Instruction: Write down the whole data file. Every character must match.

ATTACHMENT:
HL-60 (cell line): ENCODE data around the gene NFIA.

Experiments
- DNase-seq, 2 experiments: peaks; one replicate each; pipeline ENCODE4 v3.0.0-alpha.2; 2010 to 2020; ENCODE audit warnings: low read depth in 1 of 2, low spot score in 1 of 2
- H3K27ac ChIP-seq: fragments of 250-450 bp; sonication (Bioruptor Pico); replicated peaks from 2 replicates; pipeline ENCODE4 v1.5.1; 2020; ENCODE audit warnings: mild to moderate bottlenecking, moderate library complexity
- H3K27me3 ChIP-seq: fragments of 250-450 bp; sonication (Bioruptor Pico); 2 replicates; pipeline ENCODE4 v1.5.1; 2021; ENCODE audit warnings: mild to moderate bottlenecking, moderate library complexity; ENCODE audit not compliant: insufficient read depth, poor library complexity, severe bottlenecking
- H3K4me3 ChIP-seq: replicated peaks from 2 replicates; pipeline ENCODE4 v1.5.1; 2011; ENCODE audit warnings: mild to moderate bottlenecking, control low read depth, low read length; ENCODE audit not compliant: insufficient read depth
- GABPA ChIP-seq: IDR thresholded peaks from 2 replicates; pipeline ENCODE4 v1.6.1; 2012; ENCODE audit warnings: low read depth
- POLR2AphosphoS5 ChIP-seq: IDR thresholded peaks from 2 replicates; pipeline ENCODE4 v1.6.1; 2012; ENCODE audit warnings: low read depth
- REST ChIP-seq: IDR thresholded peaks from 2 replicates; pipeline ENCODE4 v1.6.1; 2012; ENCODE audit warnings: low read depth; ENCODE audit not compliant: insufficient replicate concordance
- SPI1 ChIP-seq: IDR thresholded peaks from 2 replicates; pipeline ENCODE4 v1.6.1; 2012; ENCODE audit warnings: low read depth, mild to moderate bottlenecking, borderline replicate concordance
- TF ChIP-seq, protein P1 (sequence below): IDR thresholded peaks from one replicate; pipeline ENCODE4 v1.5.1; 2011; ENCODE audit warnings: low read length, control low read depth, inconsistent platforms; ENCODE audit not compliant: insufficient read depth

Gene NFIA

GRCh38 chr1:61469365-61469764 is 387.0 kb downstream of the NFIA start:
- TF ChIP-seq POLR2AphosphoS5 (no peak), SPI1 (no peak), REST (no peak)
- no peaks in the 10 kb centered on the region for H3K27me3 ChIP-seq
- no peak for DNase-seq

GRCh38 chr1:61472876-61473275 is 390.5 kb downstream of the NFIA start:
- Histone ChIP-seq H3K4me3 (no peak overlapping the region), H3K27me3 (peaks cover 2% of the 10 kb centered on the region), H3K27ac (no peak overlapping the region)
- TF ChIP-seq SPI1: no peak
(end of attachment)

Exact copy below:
HL-60 (cell line): ENCODE data around the gene NFIA.

Experiments
- DNase-seq, 2 experiments: peaks; one replicate each; pipeline ENCODE4 v3.0.0-alpha.2; 2010 to 2020; ENCODE audit warnings: low read depth in 1 of 2, low spot score in 1 of 2
- H3K27ac ChIP-seq: fragments of 250-450 bp; sonication (Bioruptor Pico); replicated peaks from 2 replicates; pipeline ENCODE4 v1.5.1; 2020; ENCODE audit warnings: mild to moderate bottlenecking, moderate library complexity
- H3K27me3 ChIP-seq: fragments of 250-450 bp; sonication (Bioruptor Pico); 2 replicates; pipeline ENCODE4 v1.5.1; 2021; ENCODE audit warnings: mild to moderate bottlenecking, moderate library complexity; ENCODE audit not compliant: insufficient read depth, poor library complexity, severe bottlenecking
- H3K4me3 ChIP-seq: replicated peaks from 2 replicates; pipeline ENCODE4 v1.5.1; 2011; ENCODE audit warnings: mild to moderate bottlenecking, control low read depth, low read length; ENCODE audit not compliant: insufficient read depth
- GABPA ChIP-seq: IDR thresholded peaks from 2 replicates; pipeline ENCODE4 v1.6.1; 2012; ENCODE audit warnings: low read depth
- POLR2AphosphoS5 ChIP-seq: IDR thresholded peaks from 2 replicates; pipeline ENCODE4 v1.6.1; 2012; ENCODE audit warnings: low read depth
- REST ChIP-seq: IDR thresholded peaks from 2 replicates; pipeline ENCODE4 v1.6.1; 2012; ENCODE audit warnings: low read depth; ENCODE audit not compliant: insufficient replicate concordance
- SPI1 ChIP-seq: IDR thresholded peaks from 2 replicates; pipeline ENCODE4 v1.6.1; 2012; ENCODE audit warnings: low read depth, mild to moderate bottlenecking, borderline replicate concordance
- TF ChIP-seq, protein P1 (sequence below): IDR thresholded peaks from one replicate; pipeline ENCODE4 v1.5.1; 2011; ENCODE audit warnings: low read length, control low read depth, inconsistent platforms; ENCODE audit not compliant: insufficient read depth

Gene NFIA

GRCh38 chr1:61469365-61469764 is 387.0 kb downstream of the NFIA start:
- TF ChIP-seq POLR2AphosphoS5 (no peak), SPI1 (no peak), REST (no peak)
- no peaks in the 10 kb centered on the region for H3K27me3 ChIP-seq
- no peak for DNase-seq

GRCh38 chr1:61472876-61473275 is 390.5 kb downstream of the NFIA start:
- Histone ChIP-seq H3K4me3 (no peak overlapping the region), H3K27me3 (peaks cover 2% of the 10 kb centered on the region), H3K27ac (no peak overlapping the region)
- TF ChIP-seq SPI1: no peak